“A false balance is an abomination to the Lord; But a perfect weight is His delight” (Proverbs 11:1).
The Bible repeatedly affirms God’s hatred of unfair weights and measures in numerous scriptures. And for good reason—as was recently revealed in Jerusalem.
A small limestone weight was discovered while wet-sifting soil from excavations at the southern end of the Temple Mount’s Western Wall. It was dated to sometime prior to the fall of Jerusalem in the sixth century b.c.e., in the last part of the Judahite monarchy. The ball-shaped weight, measuring up to 14-mm in diameter, is inscribed with two notches interpreted as signifying a two gerah weight—an object weighing 0.9 grams. However, when the stone’s researchers (Eli Shukron and Haggai Cohen-Klonymus of Hebrew University) weighed the stone, it came out to 3.6 grams—nearly four times the expected weight.
According to Shukron, “The Bible indicates that the problem of weight deception was nothing new. Merchants cheated and held separate heavy- and light-weight systems and used them when buying or selling goods.” It appears that this heavy-biased weight would have been used to buy goods—as opposed to a lighter weight, which would have been used to sell. “Thou shalt not have in thy bag diverse weights, a great and a small,” commands Deuteronomy 25:13.
A matter of grams may not seem like much—but the lighter the unit, the less noticeable. Further, when combined with several weights, this could dramatically affect the price. Micah 6:11 describes using “a bag of deceitful weights”—and added to that, rigged scales.
But just as the Bible describes curses for unjust weights, it also describes blessings for accurate weights. Deuteronomy 25 continues: “A perfect and just weight shalt thou have; a perfect and just measure shalt thou have; that thy days may be long upon the land which the Lord thy God giveth thee” (verse 15).
Given the dating of the newly discovered weight, just before Jerusalem’s fall, it seems that this may not have been the case for its owner.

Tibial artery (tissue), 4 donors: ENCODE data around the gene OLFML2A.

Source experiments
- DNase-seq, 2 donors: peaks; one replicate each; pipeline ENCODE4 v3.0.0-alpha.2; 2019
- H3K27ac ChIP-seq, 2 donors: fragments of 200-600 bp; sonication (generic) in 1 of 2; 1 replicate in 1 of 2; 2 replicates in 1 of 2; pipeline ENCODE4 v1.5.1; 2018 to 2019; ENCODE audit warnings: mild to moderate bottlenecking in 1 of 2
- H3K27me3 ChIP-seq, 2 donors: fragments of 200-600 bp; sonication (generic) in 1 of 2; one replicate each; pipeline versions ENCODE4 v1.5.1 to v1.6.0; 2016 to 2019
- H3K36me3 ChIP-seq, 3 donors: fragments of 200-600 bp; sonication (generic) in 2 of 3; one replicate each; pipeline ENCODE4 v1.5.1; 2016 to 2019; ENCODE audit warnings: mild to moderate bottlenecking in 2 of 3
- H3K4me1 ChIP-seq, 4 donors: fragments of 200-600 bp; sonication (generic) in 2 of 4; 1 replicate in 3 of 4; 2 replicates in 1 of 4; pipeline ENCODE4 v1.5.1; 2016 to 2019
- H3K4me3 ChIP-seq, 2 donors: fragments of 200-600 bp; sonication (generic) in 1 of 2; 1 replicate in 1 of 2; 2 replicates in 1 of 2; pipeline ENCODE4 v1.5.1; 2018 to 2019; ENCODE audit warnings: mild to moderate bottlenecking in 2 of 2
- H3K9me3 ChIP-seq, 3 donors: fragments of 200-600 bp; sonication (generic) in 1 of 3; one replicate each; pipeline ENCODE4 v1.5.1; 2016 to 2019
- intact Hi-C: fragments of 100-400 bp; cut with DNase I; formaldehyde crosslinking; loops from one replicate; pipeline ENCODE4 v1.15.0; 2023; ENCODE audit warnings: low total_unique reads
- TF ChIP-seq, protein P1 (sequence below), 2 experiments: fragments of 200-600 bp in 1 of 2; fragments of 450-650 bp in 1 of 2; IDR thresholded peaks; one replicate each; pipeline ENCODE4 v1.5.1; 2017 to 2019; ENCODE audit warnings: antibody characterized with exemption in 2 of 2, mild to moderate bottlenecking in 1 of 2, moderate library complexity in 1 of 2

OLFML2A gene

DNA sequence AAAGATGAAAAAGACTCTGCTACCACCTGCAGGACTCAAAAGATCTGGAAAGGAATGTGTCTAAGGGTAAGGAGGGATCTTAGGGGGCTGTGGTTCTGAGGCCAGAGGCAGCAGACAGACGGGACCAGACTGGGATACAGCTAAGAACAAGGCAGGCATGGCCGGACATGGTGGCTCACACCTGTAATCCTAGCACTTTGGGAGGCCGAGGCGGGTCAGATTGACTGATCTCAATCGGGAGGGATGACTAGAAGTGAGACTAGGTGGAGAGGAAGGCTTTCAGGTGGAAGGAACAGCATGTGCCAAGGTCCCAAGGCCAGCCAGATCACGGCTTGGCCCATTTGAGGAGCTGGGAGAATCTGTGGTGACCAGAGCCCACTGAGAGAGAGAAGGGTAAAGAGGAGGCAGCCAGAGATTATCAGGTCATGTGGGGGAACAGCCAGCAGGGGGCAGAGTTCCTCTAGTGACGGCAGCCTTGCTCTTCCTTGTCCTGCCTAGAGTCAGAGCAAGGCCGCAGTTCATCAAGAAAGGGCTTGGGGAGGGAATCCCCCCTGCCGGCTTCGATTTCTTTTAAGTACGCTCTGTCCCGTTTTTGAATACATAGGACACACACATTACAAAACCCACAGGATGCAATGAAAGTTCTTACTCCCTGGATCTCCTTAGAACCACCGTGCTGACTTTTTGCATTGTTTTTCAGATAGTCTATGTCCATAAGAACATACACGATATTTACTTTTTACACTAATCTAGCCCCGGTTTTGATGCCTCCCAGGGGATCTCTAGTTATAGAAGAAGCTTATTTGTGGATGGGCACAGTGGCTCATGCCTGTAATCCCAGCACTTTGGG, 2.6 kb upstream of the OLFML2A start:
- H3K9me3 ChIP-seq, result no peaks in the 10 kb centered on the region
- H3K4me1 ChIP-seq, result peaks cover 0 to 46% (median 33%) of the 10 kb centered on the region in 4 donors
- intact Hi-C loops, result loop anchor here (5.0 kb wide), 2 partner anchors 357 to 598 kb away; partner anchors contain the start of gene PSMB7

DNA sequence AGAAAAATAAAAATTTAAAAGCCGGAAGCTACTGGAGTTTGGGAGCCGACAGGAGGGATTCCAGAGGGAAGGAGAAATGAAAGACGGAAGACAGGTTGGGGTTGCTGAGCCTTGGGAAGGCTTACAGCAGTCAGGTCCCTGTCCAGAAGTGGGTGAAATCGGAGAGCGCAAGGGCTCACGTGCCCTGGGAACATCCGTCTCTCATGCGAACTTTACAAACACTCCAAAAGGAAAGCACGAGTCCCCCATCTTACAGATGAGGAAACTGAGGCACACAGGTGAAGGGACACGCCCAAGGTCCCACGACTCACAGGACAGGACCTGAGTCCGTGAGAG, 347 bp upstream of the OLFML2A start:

Editor’s note: Following the publication of the above discovery, the interpretation of the weight’s symbol has been challenged. According to Dr. Robert Deutsch: “The weight is in fact 8 gerah. One has to rotate the weight 90 degrees and read the two lines horizontally and not vertically, which is the value “8” in Hieratic script used on Hebrew weights from the First Temple Period.” Cohen-Klonymus and Shukron, for their part, address the 8 gerah option in their co-authored article, and believe it should be discounted, citing the slight differences typical to the 8 gerah symbol (generally featuring a hook at the end of the two lines, or another perpendicular connecting line in the center, as differentiation).
However, even if the symbol was intended to reflect an 8 gerah weight, this example would still represent an outlier compared to other 8 gerah weights (which are generally heavier). As such, Prof. David Hendin (who follows Deutsch’s interpretation) notes that in this context there is still “the possibility that the weight was used fraudulently in the marketplace.”
Another possibility is that the weight was originally designed to give the immediate impression of a 2 gerah weight—yet if the owner was challenged on the matter, he could conceivably explain it away as a mistaken 8 gerah, to which it was closer in weight.
The plot thickens …